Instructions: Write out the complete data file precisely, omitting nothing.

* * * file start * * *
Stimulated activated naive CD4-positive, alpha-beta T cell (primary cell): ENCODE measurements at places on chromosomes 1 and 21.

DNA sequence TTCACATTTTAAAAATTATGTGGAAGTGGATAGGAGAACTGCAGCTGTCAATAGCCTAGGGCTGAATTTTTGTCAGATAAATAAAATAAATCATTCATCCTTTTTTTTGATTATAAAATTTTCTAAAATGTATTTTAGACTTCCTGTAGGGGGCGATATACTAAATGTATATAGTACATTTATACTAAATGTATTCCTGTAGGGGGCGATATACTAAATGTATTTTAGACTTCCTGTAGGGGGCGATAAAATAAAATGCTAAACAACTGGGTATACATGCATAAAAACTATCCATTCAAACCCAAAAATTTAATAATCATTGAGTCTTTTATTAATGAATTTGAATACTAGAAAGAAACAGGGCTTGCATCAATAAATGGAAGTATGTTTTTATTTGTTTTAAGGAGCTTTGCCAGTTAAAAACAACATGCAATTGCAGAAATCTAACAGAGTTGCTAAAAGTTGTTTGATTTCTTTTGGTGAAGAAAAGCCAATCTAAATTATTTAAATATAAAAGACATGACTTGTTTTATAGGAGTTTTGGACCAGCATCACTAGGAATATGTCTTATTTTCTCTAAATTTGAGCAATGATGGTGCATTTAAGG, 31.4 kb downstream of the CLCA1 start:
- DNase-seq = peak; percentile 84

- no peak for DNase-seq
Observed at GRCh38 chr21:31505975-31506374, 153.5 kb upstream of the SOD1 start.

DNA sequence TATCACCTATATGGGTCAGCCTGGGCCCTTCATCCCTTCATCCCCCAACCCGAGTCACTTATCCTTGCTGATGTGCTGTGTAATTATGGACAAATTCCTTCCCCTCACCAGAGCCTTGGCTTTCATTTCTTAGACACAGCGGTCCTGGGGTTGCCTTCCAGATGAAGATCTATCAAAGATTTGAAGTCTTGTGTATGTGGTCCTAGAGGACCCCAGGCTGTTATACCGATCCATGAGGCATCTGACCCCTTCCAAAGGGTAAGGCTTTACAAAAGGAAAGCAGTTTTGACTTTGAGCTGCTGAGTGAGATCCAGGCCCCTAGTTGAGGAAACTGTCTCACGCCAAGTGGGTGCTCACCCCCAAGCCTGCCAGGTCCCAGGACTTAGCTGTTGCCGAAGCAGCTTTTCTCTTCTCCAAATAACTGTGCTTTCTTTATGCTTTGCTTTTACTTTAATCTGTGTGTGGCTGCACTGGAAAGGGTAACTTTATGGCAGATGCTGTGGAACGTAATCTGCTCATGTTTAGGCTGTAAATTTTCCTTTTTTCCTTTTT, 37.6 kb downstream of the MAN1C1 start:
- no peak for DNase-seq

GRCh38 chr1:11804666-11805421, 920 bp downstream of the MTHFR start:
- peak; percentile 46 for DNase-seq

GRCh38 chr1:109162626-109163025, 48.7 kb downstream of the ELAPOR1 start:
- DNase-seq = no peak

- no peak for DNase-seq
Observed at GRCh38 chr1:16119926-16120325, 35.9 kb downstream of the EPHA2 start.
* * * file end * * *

Stimulated activated naive CD4-positive, alpha-beta T cell (primary cell): ENCODE measurements at places on chromosomes 1 and 21.

DNA sequence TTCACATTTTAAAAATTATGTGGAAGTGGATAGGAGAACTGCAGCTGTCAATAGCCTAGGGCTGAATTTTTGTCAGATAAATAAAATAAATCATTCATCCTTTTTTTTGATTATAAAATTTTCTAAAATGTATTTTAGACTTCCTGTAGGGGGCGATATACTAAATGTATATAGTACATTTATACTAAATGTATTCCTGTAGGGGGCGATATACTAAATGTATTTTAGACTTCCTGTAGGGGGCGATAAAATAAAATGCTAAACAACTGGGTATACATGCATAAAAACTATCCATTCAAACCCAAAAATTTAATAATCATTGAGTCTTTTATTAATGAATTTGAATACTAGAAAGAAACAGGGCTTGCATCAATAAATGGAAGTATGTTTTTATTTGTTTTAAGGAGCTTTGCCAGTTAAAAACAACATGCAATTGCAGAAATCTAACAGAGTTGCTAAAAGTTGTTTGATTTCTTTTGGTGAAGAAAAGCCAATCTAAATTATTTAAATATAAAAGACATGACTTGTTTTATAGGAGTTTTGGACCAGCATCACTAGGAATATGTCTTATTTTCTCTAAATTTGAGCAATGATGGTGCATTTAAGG, 31.4 kb downstream of the CLCA1 start:
- DNase-seq = peak; percentile 84

- no peak for DNase-seq
Observed at GRCh38 chr21:31505975-31506374, 153.5 kb upstream of the SOD1 start.

DNA sequence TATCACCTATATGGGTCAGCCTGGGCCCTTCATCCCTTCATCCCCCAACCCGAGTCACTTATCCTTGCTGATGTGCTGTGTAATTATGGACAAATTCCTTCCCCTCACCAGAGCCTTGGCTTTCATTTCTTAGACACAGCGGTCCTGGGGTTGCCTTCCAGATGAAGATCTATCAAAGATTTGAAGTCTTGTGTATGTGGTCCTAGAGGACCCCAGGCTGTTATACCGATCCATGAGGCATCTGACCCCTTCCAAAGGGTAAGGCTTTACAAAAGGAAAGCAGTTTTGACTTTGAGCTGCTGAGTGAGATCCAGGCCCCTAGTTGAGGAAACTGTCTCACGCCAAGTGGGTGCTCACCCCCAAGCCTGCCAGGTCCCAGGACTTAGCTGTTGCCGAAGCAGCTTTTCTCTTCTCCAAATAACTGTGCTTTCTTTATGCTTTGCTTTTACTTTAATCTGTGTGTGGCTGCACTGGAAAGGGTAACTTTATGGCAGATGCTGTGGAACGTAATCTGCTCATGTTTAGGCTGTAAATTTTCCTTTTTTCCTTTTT, 37.6 kb downstream of the MAN1C1 start:
- no peak for DNase-seq

GRCh38 chr1:11804666-11805421, 920 bp downstream of the MTHFR start:
- peak; percentile 46 for DNase-seq

GRCh38 chr1:109162626-109163025, 48.7 kb downstream of the ELAPOR1 start:
- DNase-seq = no peak

- no peak for DNase-seq
Observed at GRCh38 chr1:16119926-16120325, 35.9 kb downstream of the EPHA2 start.